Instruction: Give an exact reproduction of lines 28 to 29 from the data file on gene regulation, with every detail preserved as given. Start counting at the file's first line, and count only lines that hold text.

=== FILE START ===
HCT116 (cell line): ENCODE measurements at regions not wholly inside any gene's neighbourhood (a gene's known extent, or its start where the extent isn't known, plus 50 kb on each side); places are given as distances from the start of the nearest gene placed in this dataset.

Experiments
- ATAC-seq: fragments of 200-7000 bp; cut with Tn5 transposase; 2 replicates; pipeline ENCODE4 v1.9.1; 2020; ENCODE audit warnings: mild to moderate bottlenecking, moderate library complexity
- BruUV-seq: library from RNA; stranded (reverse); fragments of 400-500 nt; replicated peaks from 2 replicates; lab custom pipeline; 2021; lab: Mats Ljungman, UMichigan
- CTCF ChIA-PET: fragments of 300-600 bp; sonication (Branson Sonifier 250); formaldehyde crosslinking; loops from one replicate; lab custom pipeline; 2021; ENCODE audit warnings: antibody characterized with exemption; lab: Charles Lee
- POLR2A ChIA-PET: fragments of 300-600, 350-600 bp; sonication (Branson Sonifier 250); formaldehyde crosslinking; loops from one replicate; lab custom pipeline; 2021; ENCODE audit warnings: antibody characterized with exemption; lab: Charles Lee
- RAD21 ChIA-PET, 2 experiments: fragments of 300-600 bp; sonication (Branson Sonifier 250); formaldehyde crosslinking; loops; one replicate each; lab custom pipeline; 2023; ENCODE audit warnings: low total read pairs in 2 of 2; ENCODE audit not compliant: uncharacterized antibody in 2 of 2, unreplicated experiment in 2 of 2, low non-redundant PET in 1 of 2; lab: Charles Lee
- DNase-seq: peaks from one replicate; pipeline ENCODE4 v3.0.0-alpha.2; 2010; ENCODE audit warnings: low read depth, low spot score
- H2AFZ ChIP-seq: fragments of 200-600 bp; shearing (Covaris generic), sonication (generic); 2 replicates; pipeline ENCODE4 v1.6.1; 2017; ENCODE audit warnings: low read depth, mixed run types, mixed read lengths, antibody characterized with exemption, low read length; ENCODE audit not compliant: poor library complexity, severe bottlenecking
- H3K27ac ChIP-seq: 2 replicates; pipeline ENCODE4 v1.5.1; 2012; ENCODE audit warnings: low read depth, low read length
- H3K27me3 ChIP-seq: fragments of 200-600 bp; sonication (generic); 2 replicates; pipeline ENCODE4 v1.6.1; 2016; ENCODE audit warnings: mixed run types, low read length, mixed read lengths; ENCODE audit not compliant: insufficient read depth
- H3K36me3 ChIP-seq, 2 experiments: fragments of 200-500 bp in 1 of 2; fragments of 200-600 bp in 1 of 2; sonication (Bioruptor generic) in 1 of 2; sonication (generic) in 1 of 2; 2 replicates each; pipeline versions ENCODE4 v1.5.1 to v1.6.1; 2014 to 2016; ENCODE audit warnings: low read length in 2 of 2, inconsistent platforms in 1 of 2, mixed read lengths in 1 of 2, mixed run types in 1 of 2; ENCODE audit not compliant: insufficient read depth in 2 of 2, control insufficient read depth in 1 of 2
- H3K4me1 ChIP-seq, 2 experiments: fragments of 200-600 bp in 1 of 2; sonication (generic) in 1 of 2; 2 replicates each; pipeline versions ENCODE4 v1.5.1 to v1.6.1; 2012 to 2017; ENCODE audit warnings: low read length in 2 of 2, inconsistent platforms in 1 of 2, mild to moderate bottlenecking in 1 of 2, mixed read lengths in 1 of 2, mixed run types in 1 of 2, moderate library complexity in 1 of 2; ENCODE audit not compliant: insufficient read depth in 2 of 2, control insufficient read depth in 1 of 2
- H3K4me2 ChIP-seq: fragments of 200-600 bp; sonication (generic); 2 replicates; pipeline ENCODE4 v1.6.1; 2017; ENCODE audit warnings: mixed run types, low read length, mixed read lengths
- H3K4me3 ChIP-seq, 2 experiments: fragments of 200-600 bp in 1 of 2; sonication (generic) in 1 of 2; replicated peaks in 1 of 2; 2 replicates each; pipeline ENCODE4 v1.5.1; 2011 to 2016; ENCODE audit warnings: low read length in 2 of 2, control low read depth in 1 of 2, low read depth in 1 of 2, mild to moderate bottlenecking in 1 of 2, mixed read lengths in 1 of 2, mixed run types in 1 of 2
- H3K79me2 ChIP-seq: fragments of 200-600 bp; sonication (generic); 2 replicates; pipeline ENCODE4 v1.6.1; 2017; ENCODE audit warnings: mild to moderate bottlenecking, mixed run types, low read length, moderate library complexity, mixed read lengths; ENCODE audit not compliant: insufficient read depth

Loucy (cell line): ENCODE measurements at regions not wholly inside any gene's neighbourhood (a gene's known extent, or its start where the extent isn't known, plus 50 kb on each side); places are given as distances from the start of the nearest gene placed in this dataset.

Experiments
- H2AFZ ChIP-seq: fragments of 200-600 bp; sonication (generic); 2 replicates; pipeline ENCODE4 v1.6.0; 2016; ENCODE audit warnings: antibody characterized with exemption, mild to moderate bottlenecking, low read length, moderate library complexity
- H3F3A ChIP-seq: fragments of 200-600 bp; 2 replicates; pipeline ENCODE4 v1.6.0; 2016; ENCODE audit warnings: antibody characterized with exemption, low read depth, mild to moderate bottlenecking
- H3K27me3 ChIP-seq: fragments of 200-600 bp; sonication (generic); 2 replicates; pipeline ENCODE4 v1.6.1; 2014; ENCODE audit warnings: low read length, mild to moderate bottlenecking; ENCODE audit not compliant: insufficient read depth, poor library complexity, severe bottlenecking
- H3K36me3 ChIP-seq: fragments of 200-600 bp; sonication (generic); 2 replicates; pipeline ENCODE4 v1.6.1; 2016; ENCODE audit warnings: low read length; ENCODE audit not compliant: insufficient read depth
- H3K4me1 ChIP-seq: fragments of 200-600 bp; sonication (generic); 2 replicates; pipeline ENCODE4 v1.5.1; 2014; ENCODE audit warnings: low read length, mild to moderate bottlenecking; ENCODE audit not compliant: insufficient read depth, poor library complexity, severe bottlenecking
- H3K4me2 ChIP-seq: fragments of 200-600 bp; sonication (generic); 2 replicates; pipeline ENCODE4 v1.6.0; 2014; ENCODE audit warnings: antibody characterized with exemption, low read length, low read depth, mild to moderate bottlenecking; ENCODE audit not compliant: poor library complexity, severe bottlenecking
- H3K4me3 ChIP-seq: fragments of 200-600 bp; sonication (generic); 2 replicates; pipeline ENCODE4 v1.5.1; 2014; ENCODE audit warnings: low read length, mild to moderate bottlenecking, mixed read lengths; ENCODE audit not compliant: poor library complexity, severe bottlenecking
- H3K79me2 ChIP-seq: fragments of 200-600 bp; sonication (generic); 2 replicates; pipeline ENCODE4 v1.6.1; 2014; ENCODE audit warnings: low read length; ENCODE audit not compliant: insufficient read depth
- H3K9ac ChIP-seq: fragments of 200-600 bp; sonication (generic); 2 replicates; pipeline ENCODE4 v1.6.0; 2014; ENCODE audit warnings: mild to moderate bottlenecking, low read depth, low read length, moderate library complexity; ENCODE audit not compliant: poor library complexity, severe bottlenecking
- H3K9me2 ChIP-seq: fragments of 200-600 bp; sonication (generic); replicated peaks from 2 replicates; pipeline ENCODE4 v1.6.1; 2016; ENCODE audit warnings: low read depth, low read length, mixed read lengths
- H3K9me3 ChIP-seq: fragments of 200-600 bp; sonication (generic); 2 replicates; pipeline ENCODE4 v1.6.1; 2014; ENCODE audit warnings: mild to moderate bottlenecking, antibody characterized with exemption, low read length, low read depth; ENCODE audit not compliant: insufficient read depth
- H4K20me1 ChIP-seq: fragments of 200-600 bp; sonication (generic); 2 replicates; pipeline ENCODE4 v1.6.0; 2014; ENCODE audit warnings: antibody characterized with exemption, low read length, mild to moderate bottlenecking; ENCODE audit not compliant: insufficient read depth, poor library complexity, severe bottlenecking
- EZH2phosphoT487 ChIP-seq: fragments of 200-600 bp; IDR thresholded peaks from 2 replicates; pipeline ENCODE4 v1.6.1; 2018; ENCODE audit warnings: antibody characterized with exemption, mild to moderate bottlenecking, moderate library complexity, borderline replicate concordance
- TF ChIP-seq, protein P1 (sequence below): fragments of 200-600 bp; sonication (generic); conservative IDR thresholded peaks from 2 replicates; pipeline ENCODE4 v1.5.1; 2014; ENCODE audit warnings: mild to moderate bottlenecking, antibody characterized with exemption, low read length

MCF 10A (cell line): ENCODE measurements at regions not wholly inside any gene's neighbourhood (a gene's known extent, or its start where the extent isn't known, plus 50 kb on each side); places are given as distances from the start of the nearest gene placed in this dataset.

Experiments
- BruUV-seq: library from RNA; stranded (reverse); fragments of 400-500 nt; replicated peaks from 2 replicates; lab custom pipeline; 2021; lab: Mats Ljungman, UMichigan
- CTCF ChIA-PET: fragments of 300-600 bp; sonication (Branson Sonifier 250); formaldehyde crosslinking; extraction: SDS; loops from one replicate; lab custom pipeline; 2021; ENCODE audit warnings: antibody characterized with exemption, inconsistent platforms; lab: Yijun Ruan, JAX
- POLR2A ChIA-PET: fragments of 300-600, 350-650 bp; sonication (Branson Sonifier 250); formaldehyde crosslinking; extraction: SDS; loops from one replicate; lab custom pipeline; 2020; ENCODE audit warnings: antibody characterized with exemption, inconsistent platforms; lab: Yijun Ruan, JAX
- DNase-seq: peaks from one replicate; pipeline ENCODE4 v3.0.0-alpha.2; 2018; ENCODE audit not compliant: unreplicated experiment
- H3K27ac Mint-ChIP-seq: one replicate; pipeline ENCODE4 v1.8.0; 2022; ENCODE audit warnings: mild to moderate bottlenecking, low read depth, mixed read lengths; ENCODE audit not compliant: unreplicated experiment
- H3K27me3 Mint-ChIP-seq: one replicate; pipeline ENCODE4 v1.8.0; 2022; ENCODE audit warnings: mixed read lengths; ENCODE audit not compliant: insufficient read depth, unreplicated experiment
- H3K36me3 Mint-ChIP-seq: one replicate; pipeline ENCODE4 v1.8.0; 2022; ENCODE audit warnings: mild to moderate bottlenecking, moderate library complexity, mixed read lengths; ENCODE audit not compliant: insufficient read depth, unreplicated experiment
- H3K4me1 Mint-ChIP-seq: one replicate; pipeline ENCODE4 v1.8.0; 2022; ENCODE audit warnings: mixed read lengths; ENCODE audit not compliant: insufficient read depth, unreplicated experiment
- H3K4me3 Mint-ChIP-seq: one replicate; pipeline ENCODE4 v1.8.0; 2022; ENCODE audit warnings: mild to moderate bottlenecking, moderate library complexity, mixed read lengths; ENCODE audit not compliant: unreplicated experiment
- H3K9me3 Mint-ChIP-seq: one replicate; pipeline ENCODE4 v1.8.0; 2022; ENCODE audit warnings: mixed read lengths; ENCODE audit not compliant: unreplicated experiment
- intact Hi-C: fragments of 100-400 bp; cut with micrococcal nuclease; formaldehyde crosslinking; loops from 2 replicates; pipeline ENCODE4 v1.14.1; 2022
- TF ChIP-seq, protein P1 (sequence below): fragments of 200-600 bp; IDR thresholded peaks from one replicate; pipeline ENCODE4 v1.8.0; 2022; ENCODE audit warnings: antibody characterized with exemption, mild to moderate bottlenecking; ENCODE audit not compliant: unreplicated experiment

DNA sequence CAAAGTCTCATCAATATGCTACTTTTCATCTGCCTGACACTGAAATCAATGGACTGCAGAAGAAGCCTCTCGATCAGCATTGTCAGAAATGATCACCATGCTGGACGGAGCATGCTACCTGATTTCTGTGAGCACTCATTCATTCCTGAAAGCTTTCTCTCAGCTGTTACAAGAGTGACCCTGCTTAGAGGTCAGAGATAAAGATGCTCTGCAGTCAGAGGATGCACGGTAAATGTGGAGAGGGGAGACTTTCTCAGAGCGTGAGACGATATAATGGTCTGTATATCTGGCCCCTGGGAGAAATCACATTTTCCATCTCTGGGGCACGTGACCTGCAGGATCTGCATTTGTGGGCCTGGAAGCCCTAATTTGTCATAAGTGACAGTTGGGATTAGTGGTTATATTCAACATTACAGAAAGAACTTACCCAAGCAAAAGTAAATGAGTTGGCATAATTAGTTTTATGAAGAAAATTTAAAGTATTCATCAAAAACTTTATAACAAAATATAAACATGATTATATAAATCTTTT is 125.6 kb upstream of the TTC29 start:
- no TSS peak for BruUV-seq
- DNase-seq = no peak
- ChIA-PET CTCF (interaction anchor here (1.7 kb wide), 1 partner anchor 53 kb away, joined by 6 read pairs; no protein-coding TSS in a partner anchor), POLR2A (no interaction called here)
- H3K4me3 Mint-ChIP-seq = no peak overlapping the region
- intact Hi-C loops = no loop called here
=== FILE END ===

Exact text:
- H3K9me2 ChIP-seq: fragments of 200-600 bp; sonication (generic); replicated peaks from 2 replicates; pipeline ENCODE4 v1.6.1; 2016; ENCODE audit warnings: low read depth, low read length, mixed read lengths
- H3K9me3 ChIP-seq: fragments of 200-600 bp; sonication (generic); 2 replicates; pipeline ENCODE4 v1.6.1; 2014; ENCODE audit warnings: mild to moderate bottlenecking, antibody characterized with exemption, low read length, low read depth; ENCODE audit not compliant: insufficient read depth